Kane County temporarily suspends recreational use of public lands to nonresidents

Stock image | St. George News

ST. GEORGE — As visitation to Utah state parks has been limited to local residents through an executive order by the governor, the Kane County Commission went a step further Wednesday by closing access to public lands for recreational use to noncounty residents for the next two weeks.

A scene from Coral Pink Sand Dunes State Park, Kane County, Utah, date unspecified | Photo courtesy of Utah Division of Parks and Recreation, St. George News

Violations of the county’s executive order can result in a class B misdemeanor, according to a press release from the Kane County Sheriff’s Office.

The order, which does not include residents living in and around Fredonia, Arizona, “prohibits noncounty residents from recreating on public lands.” This includes the unincorporated parts of Kane County and is in effect until April 22.

As of Wednesday, Kane County has seen three COVID-19 cases that appear to be travel-related, according to the order. However, the Southwest Utah Public Health Department currently lists two confirmed cases in the county.

Nonresidents are still able to enter and leave the county for travel-related purposes not related to accessing public lands for recreational use. Use of state parks within the county, such as the Coral Pink Sand Dunes State Park, remains limited to county residents only for the time being.

However, individuals who have been granted a permit from the Bureau of Land Management to hike the popular natural attraction known as The Wave in the Canyon Buttes North area prior to April 8 are still able to do so, according to the county order.

Noncounty resident permit holders are asked to observe social distancing guidelines if they plan to hike the area. Otherwise, they are asked to stay at home, especially if sick or displaying symptoms of COVID-19.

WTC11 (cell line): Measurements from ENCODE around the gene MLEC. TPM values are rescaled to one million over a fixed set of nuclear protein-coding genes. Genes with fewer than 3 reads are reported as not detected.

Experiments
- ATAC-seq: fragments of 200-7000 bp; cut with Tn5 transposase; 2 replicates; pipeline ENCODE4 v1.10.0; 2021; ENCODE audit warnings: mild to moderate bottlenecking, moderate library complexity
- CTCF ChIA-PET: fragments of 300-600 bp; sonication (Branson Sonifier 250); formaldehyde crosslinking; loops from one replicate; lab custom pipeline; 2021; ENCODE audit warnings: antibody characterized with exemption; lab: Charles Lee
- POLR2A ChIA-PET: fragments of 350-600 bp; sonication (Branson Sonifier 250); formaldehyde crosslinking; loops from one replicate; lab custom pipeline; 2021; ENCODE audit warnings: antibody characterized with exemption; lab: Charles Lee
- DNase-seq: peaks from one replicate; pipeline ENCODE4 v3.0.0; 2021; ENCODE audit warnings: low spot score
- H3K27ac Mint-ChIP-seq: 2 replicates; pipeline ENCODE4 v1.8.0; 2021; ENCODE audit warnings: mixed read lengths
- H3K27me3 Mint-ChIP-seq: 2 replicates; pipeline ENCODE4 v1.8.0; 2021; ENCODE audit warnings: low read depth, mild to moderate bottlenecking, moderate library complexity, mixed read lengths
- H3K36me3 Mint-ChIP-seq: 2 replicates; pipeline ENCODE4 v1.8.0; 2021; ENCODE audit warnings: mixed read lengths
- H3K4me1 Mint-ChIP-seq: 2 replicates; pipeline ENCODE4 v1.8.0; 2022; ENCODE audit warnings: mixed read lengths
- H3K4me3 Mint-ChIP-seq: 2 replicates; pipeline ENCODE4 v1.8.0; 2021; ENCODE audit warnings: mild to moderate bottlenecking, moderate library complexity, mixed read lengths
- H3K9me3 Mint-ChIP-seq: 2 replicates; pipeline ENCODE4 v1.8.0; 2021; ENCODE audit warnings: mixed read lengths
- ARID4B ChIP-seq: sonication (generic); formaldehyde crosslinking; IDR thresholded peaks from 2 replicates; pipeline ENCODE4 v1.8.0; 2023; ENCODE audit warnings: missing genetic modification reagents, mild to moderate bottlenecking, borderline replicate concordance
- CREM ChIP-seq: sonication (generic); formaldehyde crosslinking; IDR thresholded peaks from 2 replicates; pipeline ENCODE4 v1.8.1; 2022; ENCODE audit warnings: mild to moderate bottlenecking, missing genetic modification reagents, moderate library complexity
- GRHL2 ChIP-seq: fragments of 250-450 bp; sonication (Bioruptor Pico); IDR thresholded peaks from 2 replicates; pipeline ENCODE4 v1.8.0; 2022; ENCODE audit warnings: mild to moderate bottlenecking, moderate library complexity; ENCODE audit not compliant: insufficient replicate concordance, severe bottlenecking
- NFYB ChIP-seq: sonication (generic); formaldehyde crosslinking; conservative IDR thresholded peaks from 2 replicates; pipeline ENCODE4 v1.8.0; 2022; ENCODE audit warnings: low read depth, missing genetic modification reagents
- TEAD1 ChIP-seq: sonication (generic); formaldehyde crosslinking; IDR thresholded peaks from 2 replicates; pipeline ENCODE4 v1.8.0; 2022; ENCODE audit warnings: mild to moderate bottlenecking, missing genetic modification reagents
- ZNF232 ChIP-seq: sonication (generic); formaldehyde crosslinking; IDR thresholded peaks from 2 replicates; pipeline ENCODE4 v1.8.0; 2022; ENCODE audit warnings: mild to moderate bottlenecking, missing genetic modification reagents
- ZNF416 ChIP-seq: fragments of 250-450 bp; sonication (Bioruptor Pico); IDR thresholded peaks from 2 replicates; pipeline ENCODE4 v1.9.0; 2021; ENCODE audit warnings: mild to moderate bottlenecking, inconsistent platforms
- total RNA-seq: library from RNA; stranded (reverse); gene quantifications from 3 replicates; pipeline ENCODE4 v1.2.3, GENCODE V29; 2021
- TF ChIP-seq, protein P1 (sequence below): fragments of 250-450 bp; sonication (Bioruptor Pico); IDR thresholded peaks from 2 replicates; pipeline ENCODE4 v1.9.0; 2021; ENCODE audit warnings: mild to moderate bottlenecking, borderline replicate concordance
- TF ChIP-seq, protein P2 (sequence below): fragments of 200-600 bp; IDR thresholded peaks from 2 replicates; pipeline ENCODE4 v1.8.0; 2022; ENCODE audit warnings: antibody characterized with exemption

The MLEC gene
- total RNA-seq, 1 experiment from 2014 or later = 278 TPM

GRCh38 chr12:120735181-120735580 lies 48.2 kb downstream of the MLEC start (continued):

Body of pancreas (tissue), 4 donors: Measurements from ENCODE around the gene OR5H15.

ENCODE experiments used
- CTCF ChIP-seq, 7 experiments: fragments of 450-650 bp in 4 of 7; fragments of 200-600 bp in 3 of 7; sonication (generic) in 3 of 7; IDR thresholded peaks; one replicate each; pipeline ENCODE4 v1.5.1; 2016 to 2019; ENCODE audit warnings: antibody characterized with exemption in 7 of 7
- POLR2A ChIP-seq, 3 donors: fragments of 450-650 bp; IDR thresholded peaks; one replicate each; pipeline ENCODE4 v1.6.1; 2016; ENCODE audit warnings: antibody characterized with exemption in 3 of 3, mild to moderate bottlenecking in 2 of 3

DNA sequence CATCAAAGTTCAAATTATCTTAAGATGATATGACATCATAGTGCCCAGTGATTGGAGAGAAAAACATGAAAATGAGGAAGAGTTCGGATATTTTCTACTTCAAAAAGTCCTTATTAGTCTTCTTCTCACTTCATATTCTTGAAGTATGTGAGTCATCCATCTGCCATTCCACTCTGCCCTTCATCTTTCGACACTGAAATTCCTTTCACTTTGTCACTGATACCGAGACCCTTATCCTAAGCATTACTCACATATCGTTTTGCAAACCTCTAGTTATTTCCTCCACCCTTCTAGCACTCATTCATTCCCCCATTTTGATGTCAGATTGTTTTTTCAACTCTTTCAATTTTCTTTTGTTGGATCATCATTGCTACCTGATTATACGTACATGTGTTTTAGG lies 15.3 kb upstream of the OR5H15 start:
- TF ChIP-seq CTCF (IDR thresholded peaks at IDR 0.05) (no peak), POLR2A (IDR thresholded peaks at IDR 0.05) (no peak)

A hiker walks on “The Wave” in the Vermilion Cliffs National Monument in Arizona, May 28, 2013 | Associated Press file photo by Brian Witte, St. George News

Utah Gov. Gary Herbert previously asked individuals with plans to travel to Southern Utah to turn around and go home so that risk of spreading the coronavirus can be reduced. Elected officials in Washington County have added to that sentiment.

During the county’s public lands closure to nonresidents, Kane County officials have asked the BLM’s Paria River District Office to consider issuing 10 daily local hiking permits for The Wave to local residents between now and April 22.

County residents will still be able to recreate on public lands as long as they observe social distancing guidelines and restrictions listed in the county’s order.

County residents can go overnight camping so long as any single group is limited to 10 people or a single household and each group is located at least 50 yards away from any other group.

Other activities like hiking, ATV use, sightseeing, boating and rafting also remain unrestricted for county and neighboring Fredonia-area residents.

Any part-year residents of the county, including their entire household, who have returned to reside in Kane County is ordered to stay in the county through May 1 and self-isolate at home.

Agricultural or other nonrecreational economic activity currently authorized on public lands are not affected by the county’s order.

Copyright St. George News, SaintGeorgeUtah.com LLC, 2020, all rights reserved.

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